Whitehaven in Cumbria was the first UK town to switch off analogue TV
A multi-billion pound auction of airwaves for a new wave of digital services has been launched by Ofcom.
More digital TV channels and ultra-fast wireless broadband could be rolled out over the next decade as radio spectrum is freed up by the digital switchover.
The regulator has said that the market will decide how the spectrum is used with an open auction.
The BBC, Channel 4 and ITV had pressed for ring-fenced space for high definition TV over Freeview.
Ofcom chief executive Ed Richards said the decision to opt for a "market-led approach" was "one of the most important decisions we have ever made".
He said the auction, which will start in 2009, would lead to a "digital dividend" for the UK.
The regulator has packaged the available spectrum into key uses:
*National digital terrestrial TV in high or standard definition
*Cognitive radio - a new wireless technology which can deliver broadband
*High-speed mobile broadband and mobile TV
*Local television - 25 new local TV stations across the UK
The regulator has said that the suggested packaged areas did not necessarily mean the spectrum had to be used exclusively for those purposes.
As part of switchover, much of so-called interleaved spectrum - which is "white space" between television transmitters to prevent interference - will be dedicated for use by services like wireless microphones.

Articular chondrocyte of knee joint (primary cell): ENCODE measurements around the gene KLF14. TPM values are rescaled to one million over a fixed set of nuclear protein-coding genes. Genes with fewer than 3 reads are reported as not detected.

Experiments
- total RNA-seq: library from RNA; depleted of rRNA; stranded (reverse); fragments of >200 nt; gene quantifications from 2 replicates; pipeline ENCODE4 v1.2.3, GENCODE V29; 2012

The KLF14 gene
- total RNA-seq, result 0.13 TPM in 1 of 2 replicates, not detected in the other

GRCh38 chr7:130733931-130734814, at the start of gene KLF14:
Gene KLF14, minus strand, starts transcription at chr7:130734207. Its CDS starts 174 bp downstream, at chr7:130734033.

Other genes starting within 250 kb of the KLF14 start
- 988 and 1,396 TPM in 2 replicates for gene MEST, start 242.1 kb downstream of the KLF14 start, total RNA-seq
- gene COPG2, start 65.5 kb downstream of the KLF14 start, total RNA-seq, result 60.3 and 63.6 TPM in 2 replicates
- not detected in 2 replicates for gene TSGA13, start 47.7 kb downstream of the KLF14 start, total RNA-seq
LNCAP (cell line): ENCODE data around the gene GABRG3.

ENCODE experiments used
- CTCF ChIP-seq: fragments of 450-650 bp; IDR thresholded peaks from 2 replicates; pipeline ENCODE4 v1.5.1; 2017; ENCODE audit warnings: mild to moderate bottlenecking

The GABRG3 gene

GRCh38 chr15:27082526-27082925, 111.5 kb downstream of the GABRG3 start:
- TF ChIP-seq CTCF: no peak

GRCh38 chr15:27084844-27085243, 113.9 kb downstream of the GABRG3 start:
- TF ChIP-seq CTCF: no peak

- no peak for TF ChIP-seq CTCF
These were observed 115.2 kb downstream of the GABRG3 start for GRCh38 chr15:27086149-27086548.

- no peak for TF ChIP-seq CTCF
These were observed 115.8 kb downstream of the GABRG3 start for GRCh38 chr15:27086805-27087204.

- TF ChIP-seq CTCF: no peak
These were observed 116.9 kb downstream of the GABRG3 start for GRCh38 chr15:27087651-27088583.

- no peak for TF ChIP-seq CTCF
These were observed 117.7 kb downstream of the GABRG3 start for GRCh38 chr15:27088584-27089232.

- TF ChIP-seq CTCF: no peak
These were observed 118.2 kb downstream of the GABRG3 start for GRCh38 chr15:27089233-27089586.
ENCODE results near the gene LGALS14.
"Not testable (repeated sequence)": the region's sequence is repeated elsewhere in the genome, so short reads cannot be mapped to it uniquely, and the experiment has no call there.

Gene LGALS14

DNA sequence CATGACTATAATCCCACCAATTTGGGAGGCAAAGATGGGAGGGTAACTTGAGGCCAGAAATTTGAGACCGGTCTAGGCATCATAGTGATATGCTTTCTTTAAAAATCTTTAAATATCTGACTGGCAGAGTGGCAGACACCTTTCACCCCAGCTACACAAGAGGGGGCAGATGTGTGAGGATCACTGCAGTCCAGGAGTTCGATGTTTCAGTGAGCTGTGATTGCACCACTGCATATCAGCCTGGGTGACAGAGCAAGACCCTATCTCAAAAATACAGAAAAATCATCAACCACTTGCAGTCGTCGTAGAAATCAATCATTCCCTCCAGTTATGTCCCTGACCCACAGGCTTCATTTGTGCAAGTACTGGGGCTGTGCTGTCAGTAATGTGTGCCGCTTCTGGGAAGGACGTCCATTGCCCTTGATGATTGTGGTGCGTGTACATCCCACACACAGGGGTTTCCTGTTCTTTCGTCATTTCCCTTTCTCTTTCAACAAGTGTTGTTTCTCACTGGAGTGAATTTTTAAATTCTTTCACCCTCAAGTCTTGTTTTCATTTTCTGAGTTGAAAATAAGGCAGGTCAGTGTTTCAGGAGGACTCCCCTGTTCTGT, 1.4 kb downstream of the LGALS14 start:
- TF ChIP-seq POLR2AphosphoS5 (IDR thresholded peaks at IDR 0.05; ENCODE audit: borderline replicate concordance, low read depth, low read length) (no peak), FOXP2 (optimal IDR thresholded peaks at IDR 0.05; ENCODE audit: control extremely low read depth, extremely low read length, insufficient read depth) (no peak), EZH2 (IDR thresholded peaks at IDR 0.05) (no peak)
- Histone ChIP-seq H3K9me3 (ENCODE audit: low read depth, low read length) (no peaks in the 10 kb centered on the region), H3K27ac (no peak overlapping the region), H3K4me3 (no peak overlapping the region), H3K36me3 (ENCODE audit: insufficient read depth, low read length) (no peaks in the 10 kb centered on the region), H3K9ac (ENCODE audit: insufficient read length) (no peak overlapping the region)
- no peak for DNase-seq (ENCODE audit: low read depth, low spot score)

There had been concern that if spectrum was not reserved for this use, events like the Olympics in 2012 and work by TV broadcasters would be affected because they would not be able to use the microphones.
A consortium, known as HD For All, had lobbied Ofcom to reserve freed-up spectrum for high definition TV services over Freeview.
The group, made up of UK terrestrial broadcasters, as well as Sony, Samsung and the Dixons retail group, felt that the UK could become a two-tier TV nation, with those prepared to pay having access to better quality TV pictures.
But Ofcom said HD pictures could be delivered over digital terrestrial TV without the need for allocated spectrum.
It said advances in digital compression technology and a new transmission standard, called DVB-T2, could deliver HD channels by the end of 2009.
Ofcom said HD television remained a "premium" service.
HD For All has now said it supports Ofcom's position and has agreed to deliver HD on Freview by 2012.